Say your XP IP address is 192.168.0.2 and your gateway (router) address is 192.168.0.1 you could run the following command from windows XP command line to force all local traffic out and back across the network boundary, so wireshark could then track the data (note that wireshark will report packets twice in this scenario, once when they leave your pc and once when they return).

route add 192.168.0.2 mask 255.255.255.255 192.168.0.1 metric 1

http://forums.whirlpool.net.au/archive/1037087, accessed just now.

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  • 6
    I tried this, and found that it worked very well.
    – GWLlosa
    Aug 23, 2012 at 12:27
  • not work on win 7 32bit Oct 31, 2013 at 6:07
12

You can view loopback traffic live in Wireshark by having it read RawCap's output instantly. cmaynard describes this ingenious approach at the Wireshark forums. I will cite it here:

[...] if you want to view live traffic in Wireshark, you can still do it by running RawCap from one command-line and running Wireshark from another. Assuming you have cygwin's tail available, this could be accomplished using something like so:

cmd1: RawCap.exe -f 127.0.0.1 dumpfile.pcap

cmd2: tail -c +0 -f dumpfile.pcap | Wireshark.exe -k -i -

It requires cygwin's tail, and I could not find a way to do this with Windows' out-of-the-box tools. His approach works very fine for me and allows me to use all of Wiresharks filter capabilities on captured loopback traffic live.

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  • 3
    For me the essential part was to start the second cmd command with some delay, otherwise Wireshark could not read the .pcap file. Presumably, because there needs to be some recorded traffic in it to start with. May 7, 2017 at 18:55
  • This should be accepted answer (it is enough to run cmd2 from git bash)
    – fider
    Dec 20, 2018 at 13:27
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    An update: Netresec just announced today (Jan 30, 2020) a new version of RawCap that now supports writing to a pipe or to stdout. So as of today, the solution provided above can be simplified as follows, with no tail required: RawCap.exe -q 127.0.0.1 - | Wireshark.exe -i - -k You can read more about the new RawCap features on the RawCap Redux announcement page here: netresec.com/?page=Blog&month=2020-01&post=RawCap-Redux Jan 30, 2020 at 19:24
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Please try Npcap: https://github.com/nmap/npcap, it is based on WinPcap and supports loopback traffic capturing on Windows. Npcap is a subproject of Nmap (http://nmap.org/), so please report any issues on Nmap's development list (http://seclists.org/nmap-dev/).

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  • Option #1 from the wireshark's documentation Starting from Windows Vista: Npcap is an update of WinPcap using NDIS 6 Light-Weight Filter (LWF), done by Yang Luo for Nmap project during Google Summer of Code 2013 and 2015. Npcap has added many features compared to the legacy WinPcap.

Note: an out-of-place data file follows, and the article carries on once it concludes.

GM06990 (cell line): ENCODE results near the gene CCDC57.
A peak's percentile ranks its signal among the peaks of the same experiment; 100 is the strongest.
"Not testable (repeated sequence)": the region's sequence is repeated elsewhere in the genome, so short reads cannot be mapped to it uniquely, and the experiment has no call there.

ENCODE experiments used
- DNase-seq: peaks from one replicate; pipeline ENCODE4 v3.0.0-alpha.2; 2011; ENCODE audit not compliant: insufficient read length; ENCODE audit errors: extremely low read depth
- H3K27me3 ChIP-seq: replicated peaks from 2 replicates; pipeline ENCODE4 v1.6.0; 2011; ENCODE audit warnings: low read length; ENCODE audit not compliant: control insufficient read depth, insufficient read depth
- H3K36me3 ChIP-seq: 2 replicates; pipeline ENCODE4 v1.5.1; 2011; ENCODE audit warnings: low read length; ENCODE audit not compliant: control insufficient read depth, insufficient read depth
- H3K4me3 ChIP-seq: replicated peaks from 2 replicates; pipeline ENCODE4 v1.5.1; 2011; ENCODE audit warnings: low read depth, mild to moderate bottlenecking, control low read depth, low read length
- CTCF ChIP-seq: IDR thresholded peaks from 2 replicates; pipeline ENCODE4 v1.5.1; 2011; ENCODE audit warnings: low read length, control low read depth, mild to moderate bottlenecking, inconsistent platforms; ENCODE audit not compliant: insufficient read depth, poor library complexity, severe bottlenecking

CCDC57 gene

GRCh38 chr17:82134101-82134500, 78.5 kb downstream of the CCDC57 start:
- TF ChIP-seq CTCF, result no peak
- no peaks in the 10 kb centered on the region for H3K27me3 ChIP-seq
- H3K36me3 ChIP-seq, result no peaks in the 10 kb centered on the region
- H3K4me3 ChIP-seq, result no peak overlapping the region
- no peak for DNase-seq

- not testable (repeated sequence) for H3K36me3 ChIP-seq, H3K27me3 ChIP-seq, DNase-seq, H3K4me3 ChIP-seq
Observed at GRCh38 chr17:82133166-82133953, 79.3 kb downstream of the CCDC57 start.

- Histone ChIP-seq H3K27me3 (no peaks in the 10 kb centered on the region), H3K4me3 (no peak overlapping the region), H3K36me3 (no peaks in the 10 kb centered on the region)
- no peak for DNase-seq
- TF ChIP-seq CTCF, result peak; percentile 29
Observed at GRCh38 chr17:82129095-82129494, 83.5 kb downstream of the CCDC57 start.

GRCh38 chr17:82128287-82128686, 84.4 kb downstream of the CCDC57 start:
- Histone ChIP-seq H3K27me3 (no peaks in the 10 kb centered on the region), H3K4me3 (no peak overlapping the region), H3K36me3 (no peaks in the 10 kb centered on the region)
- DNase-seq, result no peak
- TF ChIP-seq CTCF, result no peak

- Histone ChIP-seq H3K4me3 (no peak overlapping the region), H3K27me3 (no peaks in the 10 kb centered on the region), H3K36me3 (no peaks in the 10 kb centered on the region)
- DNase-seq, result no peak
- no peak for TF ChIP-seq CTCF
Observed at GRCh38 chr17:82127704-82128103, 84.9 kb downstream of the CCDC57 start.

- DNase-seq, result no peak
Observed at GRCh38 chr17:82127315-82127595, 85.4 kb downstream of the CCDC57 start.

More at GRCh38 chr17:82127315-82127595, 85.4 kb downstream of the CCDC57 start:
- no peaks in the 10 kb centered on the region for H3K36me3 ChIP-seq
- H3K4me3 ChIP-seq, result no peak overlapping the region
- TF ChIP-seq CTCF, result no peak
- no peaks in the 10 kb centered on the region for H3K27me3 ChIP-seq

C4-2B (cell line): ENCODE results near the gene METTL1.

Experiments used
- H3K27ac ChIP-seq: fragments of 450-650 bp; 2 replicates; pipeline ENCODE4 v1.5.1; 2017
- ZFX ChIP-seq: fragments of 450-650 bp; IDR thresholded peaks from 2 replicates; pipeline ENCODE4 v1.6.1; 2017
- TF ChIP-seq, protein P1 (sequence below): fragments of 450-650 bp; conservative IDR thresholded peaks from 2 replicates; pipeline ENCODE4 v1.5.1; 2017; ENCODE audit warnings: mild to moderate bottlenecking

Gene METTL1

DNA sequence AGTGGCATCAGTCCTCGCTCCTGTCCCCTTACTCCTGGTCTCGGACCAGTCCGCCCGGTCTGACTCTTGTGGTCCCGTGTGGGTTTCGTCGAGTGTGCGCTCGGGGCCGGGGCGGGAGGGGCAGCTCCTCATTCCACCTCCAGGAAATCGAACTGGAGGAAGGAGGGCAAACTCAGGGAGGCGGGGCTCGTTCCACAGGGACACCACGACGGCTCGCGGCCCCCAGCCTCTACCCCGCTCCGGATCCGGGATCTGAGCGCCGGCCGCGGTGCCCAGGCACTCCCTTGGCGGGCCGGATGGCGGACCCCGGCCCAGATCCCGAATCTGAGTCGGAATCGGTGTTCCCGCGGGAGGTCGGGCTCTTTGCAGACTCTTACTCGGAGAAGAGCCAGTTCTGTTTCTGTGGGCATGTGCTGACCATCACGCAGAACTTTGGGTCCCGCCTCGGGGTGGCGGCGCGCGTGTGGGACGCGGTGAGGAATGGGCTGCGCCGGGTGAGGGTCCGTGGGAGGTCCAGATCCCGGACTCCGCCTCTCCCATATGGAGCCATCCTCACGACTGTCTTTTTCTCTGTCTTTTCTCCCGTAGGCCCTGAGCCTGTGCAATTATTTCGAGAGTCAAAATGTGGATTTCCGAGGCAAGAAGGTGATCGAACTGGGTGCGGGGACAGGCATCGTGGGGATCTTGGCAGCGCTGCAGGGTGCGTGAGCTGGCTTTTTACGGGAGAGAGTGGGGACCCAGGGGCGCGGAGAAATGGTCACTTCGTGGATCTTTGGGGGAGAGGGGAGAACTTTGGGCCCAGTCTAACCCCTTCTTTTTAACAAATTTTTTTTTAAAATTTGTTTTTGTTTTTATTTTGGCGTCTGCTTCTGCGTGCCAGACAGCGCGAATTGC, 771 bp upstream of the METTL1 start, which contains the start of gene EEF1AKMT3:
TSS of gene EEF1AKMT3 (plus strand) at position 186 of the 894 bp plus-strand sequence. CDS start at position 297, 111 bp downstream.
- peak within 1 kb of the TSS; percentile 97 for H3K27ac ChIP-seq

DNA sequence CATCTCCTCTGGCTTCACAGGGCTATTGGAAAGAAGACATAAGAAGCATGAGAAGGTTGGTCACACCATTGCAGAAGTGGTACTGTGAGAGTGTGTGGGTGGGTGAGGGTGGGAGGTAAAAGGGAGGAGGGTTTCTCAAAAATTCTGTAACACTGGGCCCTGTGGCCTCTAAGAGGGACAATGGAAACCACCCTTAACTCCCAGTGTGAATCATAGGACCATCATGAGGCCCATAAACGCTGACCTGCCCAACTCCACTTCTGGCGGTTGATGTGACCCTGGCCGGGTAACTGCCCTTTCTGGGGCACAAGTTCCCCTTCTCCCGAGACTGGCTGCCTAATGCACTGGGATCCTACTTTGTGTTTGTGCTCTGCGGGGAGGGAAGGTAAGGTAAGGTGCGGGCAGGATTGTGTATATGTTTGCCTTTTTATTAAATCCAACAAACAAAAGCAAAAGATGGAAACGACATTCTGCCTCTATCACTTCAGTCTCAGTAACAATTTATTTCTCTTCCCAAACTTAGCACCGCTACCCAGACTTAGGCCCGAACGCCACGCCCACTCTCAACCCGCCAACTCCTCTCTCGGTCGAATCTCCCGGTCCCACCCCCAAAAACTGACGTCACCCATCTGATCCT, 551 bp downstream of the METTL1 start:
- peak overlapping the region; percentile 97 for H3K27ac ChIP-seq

– KCD
    Aug 29, 2016 at 9:23
  • You can download the installer from here: nmap.org/npcap Feb 7, 2018 at 11:18
  • 2
    It is good to know that NPcap has some license limitations for use in business environments. Apr 25, 2018 at 10:11
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For Windows,

You cannot capture packets for Local Loopback in Wireshark however, you can use a very tiny but useful program called RawCap;

RawCap

Run RawCap on command prompt and select the Loopback Pseudo-Interface (127.0.0.1) then just write the name of the packet capture file (.pcap)

A simple demo is as below;

C:\Users\Levent\Desktop\rawcap>rawcap
Interfaces:
 0.     169.254.125.51  Local Area Connection* 12       Wireless80211
 1.     192.168.2.254   Wi-Fi   Wireless80211
 2.     169.254.214.165 Ethernet        Ethernet
 3.     192.168.56.1    VirtualBox Host-Only Network    Ethernet
 4.     127.0.0.1       Loopback Pseudo-Interface 1     Loopback
Select interface to sniff [default '0']: 4
Output path or filename [default 'dumpfile.pcap']: test.pcap
Sniffing IP : 127.0.0.1
File        : test.pcap
Packets     : 48^C
0
6

You cannot capture loopback on Solaris, HP-UX, or Windows, however you can very easily work around this limitation by using a tool like RawCap.

RawCap can capture raw packets on any ip including 127.0.0.1 (localhost/loopback). Rawcap can also generate a pcap file. You can open and analyze the pcap file with Wireshark.

See here for full details on how to monitor localhost using RawCap and Wireshark.

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Yes, you can monitor the localhost traffic using the Npcap Loopback Adapter